About Hydraulic Cylinders



As we know, hydraulic cylinders, also defined as linear motors, is a mechanical device that converts the hydraulic energy of a fluid to mechanical energy. Almost all hydraulic systems ultimately drive a hydraulic cylinder. No matter how accurately the selection of hydraulic unit equipment is made, we get to see them in action only with hydraulic cylinders.


Hydraulic cylinders designed and produced without considering certain principles may not perform as desired. This can affect the entire hydraulic system and result in huge financial losses.


This writing will address the most common problems that occur during the design and production stages of hydraulic cylinders, explain the issues caused by these problems and point out the solutions and things to take into account.


Picture 1. Solid model cylinder

1.1. Barrel (Cylinder Tube)

Unless there is special request, the material is of E355 +SR (EN 10305-1) quality. The inner surface of the barrel is honed.

1.2. Tie Rod

Tie rods are usually made of stainless or tempered steels according to C45E (EN 10083-2) and operating conditions. Since the cylinder is in contact with the outside environment during operation, there is corrosion-resistant coating on their outer surfaces.

1.3. Front Cover (Cap)

The cap can be made of cast iron, ductile iron or unalloyed manufacturing steels. It can be connected to the barrel with screws or bolts. In addition to carrying the sealing elements, it also acts as a bearing.

1.4. Piston

The piston can be made of cast iron, ductile iron or unalloyed manufacturing steels. It carries the sealing element that prevents internal leakage. It also acts as a bearing.

1.5. Rear Cover

The material should be of St 52-3 quality for compatibility with the barrel. If unavailable, unalloyed steels with low carbon ratio should be used. It covers the rear of the barrel and carries the connection element.

1.6. Tie Rod End

Although they are ready-made, there are various connection types demanded in machine construction.

1.7. Sealing Elements

To be explained in Section 3.

Figure 1. 2D assembly drawing



Hydraulic cylinders are complex pieces of equipment consisting of multiple parts. With reciprocating motion, the parts operate on a single connection axis. This is why all parts that make up the cylinder must be positioned on the same axis. Otherwise;


* Differences in axes cause reclined cylinder operation and rapid wear on the seals.

* Different axes also cause cylinder elements to bear undesired loads, shortening the life of the said elements.

* If the cylinder is stronger than the frame connection, it will strain the machine frame and cause frame deformation.

* The system heats up quickly.

* The electric motor and pump become stressed.

* All of this causes unnecessary power losses and efficiency drops.


Now, let's briefly examine the processing methods of the parts that make up the cylinder and the details to be considered.

2.1. Barrel

Figure 2. Barrel details

In barrel production, the reference is always the inner diameter of the barrel. All operations on the barrel during production are carried out in consideration of the inner diameter. In addition, if the oil sleeve is welded, this process should be carried out before turning. A good look at the picture shows the size of Ø101, which is 1 mm larger than the diameter of the barrel. This area is the seat of the front cover. If the post-welding ovality has exceeded the stipulated boundaries, it should be processed at once via threading in consideration of the inner diameter of the barrel.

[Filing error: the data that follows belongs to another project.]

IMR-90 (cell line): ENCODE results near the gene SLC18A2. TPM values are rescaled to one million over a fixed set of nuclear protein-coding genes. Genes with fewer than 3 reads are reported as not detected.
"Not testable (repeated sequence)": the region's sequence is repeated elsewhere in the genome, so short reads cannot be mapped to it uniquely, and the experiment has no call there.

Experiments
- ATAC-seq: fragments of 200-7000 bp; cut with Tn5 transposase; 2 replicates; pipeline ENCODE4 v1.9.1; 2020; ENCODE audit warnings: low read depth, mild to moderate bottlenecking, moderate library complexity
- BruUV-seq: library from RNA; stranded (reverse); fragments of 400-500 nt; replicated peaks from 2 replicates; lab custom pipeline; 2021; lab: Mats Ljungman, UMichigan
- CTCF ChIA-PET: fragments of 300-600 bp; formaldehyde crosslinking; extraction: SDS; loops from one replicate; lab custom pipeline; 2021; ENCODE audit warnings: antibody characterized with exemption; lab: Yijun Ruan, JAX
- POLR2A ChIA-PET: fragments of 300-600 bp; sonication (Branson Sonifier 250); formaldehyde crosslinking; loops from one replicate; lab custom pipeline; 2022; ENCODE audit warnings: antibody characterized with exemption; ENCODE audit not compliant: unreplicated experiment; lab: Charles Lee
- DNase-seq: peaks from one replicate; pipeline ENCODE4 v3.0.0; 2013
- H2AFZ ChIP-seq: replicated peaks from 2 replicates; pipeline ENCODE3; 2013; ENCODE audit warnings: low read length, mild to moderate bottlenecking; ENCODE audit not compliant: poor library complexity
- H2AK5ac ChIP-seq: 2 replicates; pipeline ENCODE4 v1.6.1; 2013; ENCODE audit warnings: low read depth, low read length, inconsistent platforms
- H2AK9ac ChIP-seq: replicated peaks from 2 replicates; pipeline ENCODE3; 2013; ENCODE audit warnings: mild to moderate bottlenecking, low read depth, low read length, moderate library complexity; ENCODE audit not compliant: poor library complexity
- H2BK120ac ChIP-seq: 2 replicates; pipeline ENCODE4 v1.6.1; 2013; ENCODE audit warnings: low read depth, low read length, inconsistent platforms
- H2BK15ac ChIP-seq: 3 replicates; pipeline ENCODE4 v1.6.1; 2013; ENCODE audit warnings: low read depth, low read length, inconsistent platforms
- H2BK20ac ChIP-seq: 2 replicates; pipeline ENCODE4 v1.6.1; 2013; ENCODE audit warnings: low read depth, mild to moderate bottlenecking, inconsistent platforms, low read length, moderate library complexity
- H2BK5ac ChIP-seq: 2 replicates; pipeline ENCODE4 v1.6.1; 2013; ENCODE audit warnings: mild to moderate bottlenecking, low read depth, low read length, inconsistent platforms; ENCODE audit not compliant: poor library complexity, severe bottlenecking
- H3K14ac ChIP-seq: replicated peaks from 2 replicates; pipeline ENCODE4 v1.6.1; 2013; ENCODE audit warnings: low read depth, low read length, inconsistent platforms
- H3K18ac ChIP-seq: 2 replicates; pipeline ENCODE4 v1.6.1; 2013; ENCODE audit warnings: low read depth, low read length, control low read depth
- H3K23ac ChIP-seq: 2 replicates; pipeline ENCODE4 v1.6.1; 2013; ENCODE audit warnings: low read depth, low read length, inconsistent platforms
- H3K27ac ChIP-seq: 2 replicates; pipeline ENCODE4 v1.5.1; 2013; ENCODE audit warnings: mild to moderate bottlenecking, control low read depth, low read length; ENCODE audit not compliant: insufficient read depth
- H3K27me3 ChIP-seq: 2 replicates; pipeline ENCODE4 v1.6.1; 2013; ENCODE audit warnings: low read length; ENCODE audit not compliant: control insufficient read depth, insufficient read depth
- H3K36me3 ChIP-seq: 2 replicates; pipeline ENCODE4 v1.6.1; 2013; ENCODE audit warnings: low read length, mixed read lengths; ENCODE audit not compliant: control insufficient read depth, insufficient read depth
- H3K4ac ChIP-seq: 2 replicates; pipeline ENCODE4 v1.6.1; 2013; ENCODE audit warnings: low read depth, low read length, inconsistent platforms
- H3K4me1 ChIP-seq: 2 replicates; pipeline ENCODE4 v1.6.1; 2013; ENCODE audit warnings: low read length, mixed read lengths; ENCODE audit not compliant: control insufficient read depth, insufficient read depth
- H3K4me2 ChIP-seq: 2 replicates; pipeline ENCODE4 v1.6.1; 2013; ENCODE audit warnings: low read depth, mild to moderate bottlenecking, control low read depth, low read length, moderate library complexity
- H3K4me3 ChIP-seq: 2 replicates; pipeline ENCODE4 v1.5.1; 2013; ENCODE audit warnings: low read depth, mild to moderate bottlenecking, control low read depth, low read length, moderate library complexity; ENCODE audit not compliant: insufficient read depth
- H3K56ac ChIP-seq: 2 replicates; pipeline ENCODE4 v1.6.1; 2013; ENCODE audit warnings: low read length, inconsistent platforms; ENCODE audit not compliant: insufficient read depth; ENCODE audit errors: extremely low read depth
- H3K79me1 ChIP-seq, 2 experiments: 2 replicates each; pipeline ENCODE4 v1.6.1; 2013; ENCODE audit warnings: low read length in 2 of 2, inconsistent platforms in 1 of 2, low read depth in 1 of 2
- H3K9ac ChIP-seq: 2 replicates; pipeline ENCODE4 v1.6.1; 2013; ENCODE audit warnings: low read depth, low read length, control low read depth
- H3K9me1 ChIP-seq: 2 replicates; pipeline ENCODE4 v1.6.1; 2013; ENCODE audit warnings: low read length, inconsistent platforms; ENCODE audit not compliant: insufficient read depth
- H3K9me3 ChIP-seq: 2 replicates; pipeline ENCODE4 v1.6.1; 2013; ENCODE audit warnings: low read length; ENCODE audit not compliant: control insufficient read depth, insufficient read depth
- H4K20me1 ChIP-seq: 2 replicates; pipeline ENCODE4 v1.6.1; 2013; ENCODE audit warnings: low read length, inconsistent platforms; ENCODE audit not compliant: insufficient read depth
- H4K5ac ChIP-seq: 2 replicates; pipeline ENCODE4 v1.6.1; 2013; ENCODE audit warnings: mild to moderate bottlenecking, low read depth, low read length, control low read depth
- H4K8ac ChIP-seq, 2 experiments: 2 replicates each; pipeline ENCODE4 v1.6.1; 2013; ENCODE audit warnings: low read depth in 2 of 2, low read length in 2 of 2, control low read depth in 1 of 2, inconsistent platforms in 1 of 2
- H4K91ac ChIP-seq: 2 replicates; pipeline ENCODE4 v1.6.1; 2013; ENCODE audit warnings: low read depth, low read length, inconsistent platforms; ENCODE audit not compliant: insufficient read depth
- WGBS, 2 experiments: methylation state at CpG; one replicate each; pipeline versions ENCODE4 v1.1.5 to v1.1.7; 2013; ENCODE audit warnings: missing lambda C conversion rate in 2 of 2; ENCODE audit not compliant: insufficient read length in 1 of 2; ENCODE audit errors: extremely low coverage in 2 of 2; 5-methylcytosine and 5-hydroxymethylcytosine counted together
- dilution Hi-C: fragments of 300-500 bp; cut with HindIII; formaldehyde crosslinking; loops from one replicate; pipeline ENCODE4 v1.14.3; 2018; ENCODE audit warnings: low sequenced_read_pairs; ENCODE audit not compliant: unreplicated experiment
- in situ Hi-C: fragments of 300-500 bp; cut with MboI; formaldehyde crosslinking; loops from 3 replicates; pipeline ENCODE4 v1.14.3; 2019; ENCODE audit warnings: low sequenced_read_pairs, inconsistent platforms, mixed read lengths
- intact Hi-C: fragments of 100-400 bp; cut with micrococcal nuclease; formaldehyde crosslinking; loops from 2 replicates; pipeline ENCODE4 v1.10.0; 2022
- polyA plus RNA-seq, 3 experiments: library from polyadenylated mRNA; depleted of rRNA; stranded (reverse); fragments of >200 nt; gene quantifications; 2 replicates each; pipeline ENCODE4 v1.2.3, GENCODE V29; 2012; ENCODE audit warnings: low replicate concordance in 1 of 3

Another point to be considered in processing the size of Ø101 is surface quality. A look at the whole picture

shows that the o-ring, one of the sealing elements, is in this area.


Surface quality and circularity directly affect the service life of the sealing elements. Looking at the diameter of 100 on the picture, it is clear that the desired surface quality is at Rt<= 0.3 µ. This is the surface where the piston seal and bearing elements operate. If the surface quality is poor, it may cause internal leakage in the cylinder and reduce the life of the seal. These pipes are supplied in the market in honed or hone-ready form.

2.2. Tie Rod

The surface, piston and bearing elements operating in the cylinder tie rods should meet the required concentricity tolerances. The bevel displayed at 20° in the picture ensures that the sealing elements pass through without being damaged during assembly. If the tie rod is made of ready-coated rod, its outer surface should be protected during processing. While the tie rod is in the bearing, no sawdust should be allowed between them, and an apparatus should be used to prevent traces during bearing rotation.

Figure 3.

2.3. Front Cover (Cap)

Connected to the barrel using various methods according to construction principles, the front cover is among the essentials. Since the cover is in static contact with the barrel surface and in dynamic contact with the tie rod surface, any geometric tolerance deviations may place the entire system at risk, no matter how properly the barrel and the tie rod have been produced. This is why concentricity tolerance is very critical in the area bearing the barrel and the area bearing the tie rod. In addition, the perpendicularity tolerance on the face is also critical at the end of the stroke during operation. If there is axial curvature on the face, the piston facing tends to lean against the curved surface due to the pressure at the end of the stroke. By stretching the tie rod to the degree of curvature, undesired additional loads are applied to the bearing elements on the piston in different axes.